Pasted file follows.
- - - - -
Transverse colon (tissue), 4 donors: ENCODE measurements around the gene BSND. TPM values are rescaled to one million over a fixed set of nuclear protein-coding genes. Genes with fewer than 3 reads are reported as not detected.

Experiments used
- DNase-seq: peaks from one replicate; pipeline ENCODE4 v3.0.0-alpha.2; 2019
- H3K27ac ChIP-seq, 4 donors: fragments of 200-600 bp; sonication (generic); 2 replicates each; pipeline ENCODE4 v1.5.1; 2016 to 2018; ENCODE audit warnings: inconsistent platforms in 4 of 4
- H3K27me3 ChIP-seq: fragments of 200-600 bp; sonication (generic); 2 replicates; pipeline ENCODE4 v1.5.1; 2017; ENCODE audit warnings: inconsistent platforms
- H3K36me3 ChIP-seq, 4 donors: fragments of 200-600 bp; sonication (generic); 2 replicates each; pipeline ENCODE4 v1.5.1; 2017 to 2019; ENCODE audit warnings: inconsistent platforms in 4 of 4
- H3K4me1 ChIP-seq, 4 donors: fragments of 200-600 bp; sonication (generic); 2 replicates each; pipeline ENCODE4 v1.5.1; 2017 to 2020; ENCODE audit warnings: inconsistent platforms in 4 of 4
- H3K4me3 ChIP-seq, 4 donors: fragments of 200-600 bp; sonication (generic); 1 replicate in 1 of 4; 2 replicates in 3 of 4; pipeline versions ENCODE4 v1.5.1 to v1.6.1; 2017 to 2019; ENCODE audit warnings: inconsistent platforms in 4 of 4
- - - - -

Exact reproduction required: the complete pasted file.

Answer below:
Transverse colon (tissue), 4 donors: ENCODE measurements around the gene BSND. TPM values are rescaled to one million over a fixed set of nuclear protein-coding genes. Genes with fewer than 3 reads are reported as not detected.

Experiments used
- DNase-seq: peaks from one replicate; pipeline ENCODE4 v3.0.0-alpha.2; 2019
- H3K27ac ChIP-seq, 4 donors: fragments of 200-600 bp; sonication (generic); 2 replicates each; pipeline ENCODE4 v1.5.1; 2016 to 2018; ENCODE audit warnings: inconsistent platforms in 4 of 4
- H3K27me3 ChIP-seq: fragments of 200-600 bp; sonication (generic); 2 replicates; pipeline ENCODE4 v1.5.1; 2017; ENCODE audit warnings: inconsistent platforms
- H3K36me3 ChIP-seq, 4 donors: fragments of 200-600 bp; sonication (generic); 2 replicates each; pipeline ENCODE4 v1.5.1; 2017 to 2019; ENCODE audit warnings: inconsistent platforms in 4 of 4
- H3K4me1 ChIP-seq, 4 donors: fragments of 200-600 bp; sonication (generic); 2 replicates each; pipeline ENCODE4 v1.5.1; 2017 to 2020; ENCODE audit warnings: inconsistent platforms in 4 of 4
- H3K4me3 ChIP-seq, 4 donors: fragments of 200-600 bp; sonication (generic); 1 replicate in 1 of 4; 2 replicates in 3 of 4; pipeline versions ENCODE4 v1.5.1 to v1.6.1; 2017 to 2019; ENCODE audit warnings: inconsistent platforms in 4 of 4